Tags: Labor, US, Trends, Bloomberg, Economy, Bureau of Labor Statistics, Inflation, Federal Reserve, Bureau, Marty Walsh, Consumer Price Index, Andy Kiersz, Biden Administration, BI Graphics


Wages are growing, but people who have stayed in the same job for the last year aren't getting raises

Waiters wear face masks as they serve people sitting in outside seating at the P.J. Clarke's restaurant at Rockefeller Park in lower Manhattan during the fourth phase of the coronavirus reopening on August 05, 2020 in New York, New York. Roy Rochlin/Getty Images Wages have grown at the fastest rate since the 1980s. But pay for current workers hasn't changed much during the pandemic. One economist told Insider that robust wage growth in leisure and hospitality is temporary. See more...
Tags: Politico, Trends, Bureau of Labor Statistics, Manhattan, Clarke, Economic Policy Institute, Josh Bivens, Atlanta Fed, Heidi Shierholz, Andy Levin, Shierholz, Madison Hoff, Economic Policy Institute s Shierholz, Rockefeller Park, New York New York Roy Rochlin Getty Images Wages


3 'mismatches' that explain the labor shortage

Job seekers browse tables at a veterans' job fair in Burbank, Los Angeles Thomson Reuters You may have heard that there's a labor shortage, as employers desperately woo workers. But mismatches in skills, where workers are located, and what they want out of work could be to blame. Those factors will probably continue to shape the strangeness of the labor market for a while. See more stories on Insider's business page. Have you heard of this labor shortage? It's pretty wild,...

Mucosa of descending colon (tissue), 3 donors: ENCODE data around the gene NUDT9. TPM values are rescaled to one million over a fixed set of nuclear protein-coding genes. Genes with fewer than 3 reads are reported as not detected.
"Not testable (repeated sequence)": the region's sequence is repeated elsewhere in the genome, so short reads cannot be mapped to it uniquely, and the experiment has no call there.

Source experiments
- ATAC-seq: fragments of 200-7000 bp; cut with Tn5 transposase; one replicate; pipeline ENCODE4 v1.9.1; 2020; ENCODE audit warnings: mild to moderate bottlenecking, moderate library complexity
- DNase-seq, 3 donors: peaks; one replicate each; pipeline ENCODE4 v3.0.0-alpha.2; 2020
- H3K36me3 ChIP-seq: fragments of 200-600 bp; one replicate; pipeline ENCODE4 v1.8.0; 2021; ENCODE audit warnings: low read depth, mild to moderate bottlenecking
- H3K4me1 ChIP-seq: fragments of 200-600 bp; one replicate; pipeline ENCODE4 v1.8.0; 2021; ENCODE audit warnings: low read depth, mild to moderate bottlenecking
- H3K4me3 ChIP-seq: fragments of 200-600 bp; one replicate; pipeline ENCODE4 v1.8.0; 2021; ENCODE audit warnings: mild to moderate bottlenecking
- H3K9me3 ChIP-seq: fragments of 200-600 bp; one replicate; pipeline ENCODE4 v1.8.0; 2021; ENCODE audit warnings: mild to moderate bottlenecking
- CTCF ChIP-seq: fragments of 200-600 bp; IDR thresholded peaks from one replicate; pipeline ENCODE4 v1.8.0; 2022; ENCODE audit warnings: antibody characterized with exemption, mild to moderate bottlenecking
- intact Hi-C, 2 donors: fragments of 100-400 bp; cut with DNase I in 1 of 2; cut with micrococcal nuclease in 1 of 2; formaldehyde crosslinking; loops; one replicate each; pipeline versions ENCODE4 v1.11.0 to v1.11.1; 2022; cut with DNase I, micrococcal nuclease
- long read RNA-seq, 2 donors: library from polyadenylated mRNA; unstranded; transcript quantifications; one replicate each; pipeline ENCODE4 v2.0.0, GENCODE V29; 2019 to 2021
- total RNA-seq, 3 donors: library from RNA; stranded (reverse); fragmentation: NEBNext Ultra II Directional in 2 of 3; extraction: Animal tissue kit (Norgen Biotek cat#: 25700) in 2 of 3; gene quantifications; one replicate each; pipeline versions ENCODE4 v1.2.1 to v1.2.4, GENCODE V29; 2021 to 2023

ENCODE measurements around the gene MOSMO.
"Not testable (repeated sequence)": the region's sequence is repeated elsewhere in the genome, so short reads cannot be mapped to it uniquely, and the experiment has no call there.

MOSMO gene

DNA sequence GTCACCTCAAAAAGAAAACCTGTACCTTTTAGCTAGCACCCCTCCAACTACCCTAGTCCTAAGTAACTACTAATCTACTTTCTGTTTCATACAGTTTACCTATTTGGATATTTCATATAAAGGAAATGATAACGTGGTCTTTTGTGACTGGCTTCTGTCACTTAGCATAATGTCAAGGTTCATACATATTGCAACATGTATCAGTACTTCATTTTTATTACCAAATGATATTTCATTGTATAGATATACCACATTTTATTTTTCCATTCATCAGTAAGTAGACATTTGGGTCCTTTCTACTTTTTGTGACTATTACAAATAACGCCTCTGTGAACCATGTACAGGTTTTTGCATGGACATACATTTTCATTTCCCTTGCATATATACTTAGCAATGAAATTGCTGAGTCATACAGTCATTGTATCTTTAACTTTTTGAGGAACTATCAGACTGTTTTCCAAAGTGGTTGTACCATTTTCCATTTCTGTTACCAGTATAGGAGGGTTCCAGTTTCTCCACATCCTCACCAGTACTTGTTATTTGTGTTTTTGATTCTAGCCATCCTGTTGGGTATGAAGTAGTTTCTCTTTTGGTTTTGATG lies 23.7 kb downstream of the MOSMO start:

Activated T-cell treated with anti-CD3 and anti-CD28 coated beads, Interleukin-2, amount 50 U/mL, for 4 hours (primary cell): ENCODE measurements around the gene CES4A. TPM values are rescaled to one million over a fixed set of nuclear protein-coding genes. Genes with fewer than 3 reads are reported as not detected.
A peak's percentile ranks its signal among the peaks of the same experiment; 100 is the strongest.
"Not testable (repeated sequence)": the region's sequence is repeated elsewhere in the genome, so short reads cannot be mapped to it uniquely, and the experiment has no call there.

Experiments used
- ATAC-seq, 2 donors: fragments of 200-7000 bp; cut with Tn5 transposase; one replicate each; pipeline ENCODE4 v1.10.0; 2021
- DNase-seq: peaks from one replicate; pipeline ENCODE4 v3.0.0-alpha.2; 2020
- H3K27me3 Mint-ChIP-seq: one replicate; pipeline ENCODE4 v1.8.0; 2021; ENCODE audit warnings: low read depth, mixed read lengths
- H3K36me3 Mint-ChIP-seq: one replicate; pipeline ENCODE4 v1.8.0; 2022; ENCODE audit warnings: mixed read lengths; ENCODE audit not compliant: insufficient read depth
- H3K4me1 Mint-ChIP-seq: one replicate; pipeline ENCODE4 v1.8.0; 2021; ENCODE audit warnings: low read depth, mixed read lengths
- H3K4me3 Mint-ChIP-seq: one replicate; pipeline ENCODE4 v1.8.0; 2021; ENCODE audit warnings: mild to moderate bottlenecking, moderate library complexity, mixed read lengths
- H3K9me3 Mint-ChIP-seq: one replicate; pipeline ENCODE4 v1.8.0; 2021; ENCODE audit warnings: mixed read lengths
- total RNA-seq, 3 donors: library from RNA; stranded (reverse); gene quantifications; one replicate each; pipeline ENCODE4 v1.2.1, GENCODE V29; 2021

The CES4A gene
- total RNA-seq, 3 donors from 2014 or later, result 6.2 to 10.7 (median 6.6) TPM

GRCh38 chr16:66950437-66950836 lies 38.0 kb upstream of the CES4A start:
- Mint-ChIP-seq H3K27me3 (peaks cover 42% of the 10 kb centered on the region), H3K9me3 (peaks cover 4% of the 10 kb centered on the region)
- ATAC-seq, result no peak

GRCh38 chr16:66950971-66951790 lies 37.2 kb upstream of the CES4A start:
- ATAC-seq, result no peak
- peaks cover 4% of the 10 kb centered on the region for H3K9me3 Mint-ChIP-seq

Tags: Texas, Trends, Joe Biden, Bureau of Labor Statistics, Chamber of Commerce, Wall Street Journal, New York Federal Reserve, Caroline Hroncich, Dina Jones, DataTrek Research, Flynn Restaurant Group, Jessica Rabe, Burbank Los Angeles Thomson Reuters, Betsy Mercado, Nick Lichtenberg Juliana Kaplan


ADP June 2021 National Employment Report

Small businesses added 215,000 jobs to the US economy between May and June, according to the latest ADP Small Business Report, released earlier this month. Jobs continue to increase among small businesses as Americans emerge from the COVID pandemic. ADP Chief Economist Nela Richardson, in a call with the media, said the second quarter growth among small businesses is “robust” and predicted continued growth in a strong second half of 2021. Let’s delve into the key takeaways from June 2021 ADP Sm...
Tags: US, Sales, Bureau of Labor Statistics, ADP, Richardson, Nela Richardson, Small Business News, Leisure and Hospitality, BLS Census


More people are telling their jobs to 'shove it' amidst record quits

The sign was apparently posted in Louisville, Kentucky. Twitter/Great Ape Dad The "take this job and shove it" indicator is high due to lack of childcare, covid fears, and migration. DataTrek looks at how many job separations come from quitting, and told Insider "employers are not raising wages enough." But it may come down soon as schools reopen and more people reenter the labor force. See more stories on Insider's business page. In May 2021, workers were still quitting their jobs in ...